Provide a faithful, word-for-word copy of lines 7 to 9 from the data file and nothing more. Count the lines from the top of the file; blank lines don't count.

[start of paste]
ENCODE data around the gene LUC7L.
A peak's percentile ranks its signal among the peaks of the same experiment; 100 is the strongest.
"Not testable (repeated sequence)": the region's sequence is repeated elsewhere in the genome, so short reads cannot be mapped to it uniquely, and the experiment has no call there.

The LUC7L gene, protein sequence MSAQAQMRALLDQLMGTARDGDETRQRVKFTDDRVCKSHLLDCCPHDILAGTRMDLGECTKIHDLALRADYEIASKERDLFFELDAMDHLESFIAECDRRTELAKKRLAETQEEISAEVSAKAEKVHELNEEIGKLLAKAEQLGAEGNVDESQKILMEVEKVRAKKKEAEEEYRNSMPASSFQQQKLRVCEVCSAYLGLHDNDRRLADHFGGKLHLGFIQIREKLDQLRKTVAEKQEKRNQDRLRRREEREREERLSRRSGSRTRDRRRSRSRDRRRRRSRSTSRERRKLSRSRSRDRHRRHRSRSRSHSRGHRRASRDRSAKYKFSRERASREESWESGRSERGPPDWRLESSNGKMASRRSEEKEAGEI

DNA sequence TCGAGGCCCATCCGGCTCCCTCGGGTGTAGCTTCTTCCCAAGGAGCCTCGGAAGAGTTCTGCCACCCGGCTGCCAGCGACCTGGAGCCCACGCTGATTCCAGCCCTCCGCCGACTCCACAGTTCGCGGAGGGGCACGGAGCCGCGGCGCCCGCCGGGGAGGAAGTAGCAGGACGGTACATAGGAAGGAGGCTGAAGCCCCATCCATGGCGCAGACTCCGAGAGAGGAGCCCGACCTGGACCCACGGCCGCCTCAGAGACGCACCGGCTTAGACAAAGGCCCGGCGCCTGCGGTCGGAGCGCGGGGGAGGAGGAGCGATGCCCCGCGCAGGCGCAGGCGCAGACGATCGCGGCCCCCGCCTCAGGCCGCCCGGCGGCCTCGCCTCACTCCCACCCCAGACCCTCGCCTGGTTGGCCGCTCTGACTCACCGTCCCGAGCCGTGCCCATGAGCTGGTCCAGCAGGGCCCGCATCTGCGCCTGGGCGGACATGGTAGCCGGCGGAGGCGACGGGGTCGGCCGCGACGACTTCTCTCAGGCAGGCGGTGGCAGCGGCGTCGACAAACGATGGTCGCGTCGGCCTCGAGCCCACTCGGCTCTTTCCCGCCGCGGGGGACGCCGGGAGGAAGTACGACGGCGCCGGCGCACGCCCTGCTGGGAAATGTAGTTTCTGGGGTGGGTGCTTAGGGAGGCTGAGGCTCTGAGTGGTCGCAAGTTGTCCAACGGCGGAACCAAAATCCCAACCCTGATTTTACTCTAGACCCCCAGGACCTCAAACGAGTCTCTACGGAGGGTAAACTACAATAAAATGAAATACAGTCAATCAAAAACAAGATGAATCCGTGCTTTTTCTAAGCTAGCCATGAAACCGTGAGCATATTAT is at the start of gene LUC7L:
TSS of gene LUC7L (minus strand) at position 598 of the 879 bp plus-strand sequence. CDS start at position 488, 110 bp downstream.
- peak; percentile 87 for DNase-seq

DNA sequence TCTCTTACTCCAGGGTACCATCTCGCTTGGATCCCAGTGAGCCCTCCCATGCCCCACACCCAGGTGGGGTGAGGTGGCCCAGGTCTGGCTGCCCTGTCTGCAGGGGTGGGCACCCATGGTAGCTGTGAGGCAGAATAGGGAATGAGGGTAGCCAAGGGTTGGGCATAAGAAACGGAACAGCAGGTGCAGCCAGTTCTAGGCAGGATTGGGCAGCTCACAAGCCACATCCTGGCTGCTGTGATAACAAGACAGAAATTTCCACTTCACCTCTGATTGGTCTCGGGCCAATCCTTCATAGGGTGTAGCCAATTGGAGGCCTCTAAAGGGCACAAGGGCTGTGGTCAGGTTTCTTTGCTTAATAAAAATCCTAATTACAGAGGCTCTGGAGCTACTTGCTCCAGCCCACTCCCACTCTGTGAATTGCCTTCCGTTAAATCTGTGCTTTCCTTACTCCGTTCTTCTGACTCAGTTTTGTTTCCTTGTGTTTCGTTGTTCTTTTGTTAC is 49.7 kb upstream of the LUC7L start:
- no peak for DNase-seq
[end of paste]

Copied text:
- peak; percentile 87 for DNase-seq

DNA sequence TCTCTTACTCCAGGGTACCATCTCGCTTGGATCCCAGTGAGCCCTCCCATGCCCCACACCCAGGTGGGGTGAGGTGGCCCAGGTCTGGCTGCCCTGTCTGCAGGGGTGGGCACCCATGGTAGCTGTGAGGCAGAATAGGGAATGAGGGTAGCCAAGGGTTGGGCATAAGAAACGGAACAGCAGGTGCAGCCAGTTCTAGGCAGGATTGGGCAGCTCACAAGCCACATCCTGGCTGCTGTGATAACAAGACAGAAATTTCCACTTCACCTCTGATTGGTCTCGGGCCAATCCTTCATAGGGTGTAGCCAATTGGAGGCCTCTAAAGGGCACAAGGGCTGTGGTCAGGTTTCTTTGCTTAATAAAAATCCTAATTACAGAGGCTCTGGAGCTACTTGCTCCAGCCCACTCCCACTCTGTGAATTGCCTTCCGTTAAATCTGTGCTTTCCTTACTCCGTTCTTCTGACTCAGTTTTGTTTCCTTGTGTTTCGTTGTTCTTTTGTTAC is 49.7 kb upstream of the LUC7L start:
- no peak for DNase-seq